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Severe weather calls for creative minds to minimise risk

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In light of the severe weather currently taking place and following an important decision by the High Court last year, there’s a reminder that risk analysis is not a question of dull probability and companies should use their most imaginative staff to dream up unlikely scenarios to protect employees. 

The High Court case involved a plumber employed by theUniversityofAnglia, who was asked to mend a leaky radiator in the University library. He found that the dripping radiator had soaked the surrounding floor, so to avoid getting his clothes wet he covered the area with plastic bin bags before lying down to carry out the repair.

But when he had finished the repair and stood up, he slipped on the wet bin bags and fell heavily, hitting his face and damaging his teeth.

He sued the University, arguing that he should have been provided with waterproof clothing – saying that the need would have been identified if the University had carried out a proper risk assessment and considered the risk of his working in wet conditions.

The case was heard first in the County Court, where the judge said that the University should have provided a waterproof mat as a matter of health and safety, not just comfort, as the plumber might have caught a cold if he had spent the rest of the day in wet clothes. But the judge also decided that there was 50% contributory negligence on the part of the plumber himself.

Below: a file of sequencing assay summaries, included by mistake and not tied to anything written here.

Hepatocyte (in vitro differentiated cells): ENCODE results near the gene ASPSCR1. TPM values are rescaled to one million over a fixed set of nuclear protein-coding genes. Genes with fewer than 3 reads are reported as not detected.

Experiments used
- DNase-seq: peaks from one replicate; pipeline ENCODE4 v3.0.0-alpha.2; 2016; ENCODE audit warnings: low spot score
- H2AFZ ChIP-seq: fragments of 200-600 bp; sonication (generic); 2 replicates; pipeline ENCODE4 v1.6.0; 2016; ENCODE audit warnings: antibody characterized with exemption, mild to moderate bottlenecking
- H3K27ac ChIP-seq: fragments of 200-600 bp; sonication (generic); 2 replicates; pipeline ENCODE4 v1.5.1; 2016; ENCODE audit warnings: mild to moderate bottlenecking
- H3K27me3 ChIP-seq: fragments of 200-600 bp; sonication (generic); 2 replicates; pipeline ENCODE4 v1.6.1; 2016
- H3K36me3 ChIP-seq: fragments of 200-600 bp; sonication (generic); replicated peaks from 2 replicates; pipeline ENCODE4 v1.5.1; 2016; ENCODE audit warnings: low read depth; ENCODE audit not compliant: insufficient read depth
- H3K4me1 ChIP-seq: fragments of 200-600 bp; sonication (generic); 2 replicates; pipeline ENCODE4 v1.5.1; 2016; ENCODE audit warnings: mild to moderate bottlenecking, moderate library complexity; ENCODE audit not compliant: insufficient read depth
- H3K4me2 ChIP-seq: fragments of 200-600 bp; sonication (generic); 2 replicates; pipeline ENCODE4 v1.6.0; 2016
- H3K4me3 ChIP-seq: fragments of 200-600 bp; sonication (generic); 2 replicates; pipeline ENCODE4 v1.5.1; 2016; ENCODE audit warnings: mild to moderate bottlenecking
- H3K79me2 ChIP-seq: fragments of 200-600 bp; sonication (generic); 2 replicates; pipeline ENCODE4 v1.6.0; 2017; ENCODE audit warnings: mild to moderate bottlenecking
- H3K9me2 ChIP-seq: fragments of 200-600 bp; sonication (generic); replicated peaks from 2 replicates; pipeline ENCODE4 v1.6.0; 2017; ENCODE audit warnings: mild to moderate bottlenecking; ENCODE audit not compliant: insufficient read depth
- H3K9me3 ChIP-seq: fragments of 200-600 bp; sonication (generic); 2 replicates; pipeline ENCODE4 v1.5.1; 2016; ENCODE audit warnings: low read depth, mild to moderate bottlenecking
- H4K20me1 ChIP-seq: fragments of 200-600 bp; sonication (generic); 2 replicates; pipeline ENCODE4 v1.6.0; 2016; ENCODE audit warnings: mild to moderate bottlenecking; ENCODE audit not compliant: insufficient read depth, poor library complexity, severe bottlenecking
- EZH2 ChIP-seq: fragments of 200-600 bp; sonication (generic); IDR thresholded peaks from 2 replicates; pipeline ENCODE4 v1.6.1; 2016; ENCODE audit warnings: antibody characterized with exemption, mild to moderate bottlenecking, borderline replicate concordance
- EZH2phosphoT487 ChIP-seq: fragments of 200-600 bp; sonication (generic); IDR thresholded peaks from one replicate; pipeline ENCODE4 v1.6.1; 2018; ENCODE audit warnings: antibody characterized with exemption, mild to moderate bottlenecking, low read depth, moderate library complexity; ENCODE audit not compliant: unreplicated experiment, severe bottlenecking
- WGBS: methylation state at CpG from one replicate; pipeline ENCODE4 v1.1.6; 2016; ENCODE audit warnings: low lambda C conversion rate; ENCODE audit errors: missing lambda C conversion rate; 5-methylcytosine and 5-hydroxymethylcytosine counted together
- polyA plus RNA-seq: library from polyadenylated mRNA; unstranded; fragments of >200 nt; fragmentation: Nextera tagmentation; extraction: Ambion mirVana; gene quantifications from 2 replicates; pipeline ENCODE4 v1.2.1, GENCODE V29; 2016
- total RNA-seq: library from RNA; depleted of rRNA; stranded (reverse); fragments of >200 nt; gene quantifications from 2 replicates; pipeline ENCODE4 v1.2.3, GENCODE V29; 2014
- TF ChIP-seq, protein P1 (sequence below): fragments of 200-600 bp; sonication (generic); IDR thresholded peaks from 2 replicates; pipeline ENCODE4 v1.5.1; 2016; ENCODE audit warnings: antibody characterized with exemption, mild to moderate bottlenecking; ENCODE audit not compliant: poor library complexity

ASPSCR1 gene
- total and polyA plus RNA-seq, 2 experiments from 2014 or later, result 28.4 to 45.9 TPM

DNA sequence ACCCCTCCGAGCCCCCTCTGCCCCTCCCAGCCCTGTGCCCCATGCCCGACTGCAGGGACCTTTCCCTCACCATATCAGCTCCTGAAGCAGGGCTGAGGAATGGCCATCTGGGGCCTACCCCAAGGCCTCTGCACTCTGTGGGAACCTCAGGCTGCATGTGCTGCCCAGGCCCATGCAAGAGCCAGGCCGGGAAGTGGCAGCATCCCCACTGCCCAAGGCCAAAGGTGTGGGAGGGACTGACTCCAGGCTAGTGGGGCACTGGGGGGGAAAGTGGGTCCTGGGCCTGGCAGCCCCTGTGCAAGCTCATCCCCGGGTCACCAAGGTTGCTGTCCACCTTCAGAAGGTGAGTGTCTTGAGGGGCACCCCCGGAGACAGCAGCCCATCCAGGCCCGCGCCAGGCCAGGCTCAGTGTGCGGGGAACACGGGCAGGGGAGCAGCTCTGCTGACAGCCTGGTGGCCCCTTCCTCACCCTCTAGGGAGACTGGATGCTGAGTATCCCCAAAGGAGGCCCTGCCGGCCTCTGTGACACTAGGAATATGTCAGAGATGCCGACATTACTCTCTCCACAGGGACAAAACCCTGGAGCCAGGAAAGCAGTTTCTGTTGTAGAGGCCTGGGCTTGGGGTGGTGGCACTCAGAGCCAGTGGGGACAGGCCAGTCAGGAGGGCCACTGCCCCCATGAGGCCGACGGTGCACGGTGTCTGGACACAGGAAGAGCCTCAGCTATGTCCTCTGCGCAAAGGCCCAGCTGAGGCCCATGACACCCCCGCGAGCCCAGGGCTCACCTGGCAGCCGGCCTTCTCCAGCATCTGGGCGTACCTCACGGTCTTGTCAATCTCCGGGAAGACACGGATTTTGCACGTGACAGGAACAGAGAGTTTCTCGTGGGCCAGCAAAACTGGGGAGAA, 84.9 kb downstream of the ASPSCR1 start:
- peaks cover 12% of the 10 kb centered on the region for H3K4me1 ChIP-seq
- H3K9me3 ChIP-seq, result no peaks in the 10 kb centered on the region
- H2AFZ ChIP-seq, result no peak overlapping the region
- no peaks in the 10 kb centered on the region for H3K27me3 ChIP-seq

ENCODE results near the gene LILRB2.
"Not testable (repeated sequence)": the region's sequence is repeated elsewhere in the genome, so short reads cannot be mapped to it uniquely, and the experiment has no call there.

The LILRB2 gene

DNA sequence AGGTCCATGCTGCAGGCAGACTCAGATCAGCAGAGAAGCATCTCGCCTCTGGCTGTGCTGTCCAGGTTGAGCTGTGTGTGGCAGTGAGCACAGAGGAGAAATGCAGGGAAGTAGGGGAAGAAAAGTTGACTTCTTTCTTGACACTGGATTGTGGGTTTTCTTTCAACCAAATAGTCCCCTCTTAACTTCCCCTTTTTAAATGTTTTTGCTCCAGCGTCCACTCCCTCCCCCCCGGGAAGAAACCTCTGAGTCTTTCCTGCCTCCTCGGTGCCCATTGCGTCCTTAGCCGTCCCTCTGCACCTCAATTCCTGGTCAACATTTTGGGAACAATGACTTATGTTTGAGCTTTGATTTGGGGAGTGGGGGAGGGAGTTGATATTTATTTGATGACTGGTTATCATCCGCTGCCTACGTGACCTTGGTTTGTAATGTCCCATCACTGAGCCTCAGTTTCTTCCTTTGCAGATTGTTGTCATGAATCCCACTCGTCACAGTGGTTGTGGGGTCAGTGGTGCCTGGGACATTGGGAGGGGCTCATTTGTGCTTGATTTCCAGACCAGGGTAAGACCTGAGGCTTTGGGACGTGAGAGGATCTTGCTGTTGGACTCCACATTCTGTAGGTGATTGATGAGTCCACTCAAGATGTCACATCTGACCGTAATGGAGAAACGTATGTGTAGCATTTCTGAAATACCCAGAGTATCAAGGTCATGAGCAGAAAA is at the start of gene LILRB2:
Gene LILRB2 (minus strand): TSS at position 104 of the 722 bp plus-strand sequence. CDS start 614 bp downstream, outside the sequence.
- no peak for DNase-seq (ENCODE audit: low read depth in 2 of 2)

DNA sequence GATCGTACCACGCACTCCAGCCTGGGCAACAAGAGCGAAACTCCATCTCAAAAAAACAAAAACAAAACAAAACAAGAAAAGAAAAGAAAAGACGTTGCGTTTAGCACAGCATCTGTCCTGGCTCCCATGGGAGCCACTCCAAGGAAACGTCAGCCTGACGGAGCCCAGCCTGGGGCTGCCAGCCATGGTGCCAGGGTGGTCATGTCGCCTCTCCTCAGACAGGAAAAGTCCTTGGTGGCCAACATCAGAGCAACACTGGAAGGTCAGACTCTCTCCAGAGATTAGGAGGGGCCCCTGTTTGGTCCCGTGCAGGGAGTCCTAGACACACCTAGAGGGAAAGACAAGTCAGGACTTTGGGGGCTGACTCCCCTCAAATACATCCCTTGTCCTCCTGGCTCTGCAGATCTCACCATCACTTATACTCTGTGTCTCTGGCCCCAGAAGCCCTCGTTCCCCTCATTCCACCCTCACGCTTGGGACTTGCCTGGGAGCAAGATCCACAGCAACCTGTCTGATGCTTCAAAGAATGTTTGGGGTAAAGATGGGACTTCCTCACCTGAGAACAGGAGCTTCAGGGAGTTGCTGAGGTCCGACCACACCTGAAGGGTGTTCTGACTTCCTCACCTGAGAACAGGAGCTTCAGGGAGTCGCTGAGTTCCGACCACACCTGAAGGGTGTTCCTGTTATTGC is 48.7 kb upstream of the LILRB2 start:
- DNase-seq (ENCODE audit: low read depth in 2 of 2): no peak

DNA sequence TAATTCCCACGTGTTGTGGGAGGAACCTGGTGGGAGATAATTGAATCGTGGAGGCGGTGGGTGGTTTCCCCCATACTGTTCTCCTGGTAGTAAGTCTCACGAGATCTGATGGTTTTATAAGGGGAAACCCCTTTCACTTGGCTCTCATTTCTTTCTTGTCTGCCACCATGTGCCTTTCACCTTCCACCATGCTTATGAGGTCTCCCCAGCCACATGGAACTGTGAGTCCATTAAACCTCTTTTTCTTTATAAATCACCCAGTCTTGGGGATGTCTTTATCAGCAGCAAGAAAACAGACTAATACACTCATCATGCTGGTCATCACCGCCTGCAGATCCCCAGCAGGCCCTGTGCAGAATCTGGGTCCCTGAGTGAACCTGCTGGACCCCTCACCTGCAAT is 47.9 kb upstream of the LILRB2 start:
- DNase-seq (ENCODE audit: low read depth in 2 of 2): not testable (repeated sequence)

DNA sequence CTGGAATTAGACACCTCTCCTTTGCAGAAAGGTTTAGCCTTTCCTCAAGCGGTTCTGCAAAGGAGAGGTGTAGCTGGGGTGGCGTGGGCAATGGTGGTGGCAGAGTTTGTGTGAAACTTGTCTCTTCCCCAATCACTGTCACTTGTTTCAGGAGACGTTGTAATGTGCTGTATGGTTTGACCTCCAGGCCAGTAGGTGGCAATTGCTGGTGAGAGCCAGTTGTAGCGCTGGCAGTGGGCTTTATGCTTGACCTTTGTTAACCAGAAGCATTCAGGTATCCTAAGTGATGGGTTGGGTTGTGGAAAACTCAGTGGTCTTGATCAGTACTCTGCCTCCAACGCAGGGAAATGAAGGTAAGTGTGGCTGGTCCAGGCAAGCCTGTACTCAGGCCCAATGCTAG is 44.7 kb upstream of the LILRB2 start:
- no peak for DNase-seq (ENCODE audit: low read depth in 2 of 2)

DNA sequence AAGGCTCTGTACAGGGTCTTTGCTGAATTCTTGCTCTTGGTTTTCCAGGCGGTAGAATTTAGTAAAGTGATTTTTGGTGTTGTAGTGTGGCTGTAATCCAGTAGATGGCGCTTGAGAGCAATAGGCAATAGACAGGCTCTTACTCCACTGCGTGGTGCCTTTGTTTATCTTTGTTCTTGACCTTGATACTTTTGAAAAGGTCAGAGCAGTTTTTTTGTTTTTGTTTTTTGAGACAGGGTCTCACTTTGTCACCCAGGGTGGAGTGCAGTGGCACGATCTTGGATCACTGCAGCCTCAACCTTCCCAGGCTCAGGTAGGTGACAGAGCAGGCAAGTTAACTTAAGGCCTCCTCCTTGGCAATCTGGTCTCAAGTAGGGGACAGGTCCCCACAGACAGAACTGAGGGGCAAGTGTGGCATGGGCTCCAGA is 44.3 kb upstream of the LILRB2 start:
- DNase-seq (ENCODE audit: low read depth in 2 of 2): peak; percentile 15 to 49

The University appealed, arguing that there was no foreseeable risk of injury from damp clothes, merely a risk of discomfort, but the High Court dismissed this and upheld the original decision.

Said Alex Dean, employment expert with Chelmsford solicitors Gepp & Sons: “This case illustrates how tough the courts continue to be when it comes to cases of employers’ liability.  What may seem to be minor details can have major consequences and employers need to think far outside the obvious.

You may think that the plumber brought his injuries upon himself, as he took the decision to put bin liners on the floor. But although the resulting accident was caused by a freak of chance, it is not unforeseeable that plumbers will get their clothes wet.  With the severe weather forecasts for February, it’s worth taking some time out to see where you might need to review and update your risk assessments and processes.

You need to cover all bases as far as possible, as well as keeping up to date with current requirements.  And the people doing the job are often best equipped to identify the risks, so it’s worth involving relevant staff in the process.”

For further information please contact Alexandra Dean of Gepp & Sons on 01245 228141 or deana@gepp.co.uk

1. Spalding v University of East Anglia [2011] EWHC 1886 (QB)

This is not legal advice; it is intended to provide information of general interest about current legal issues.

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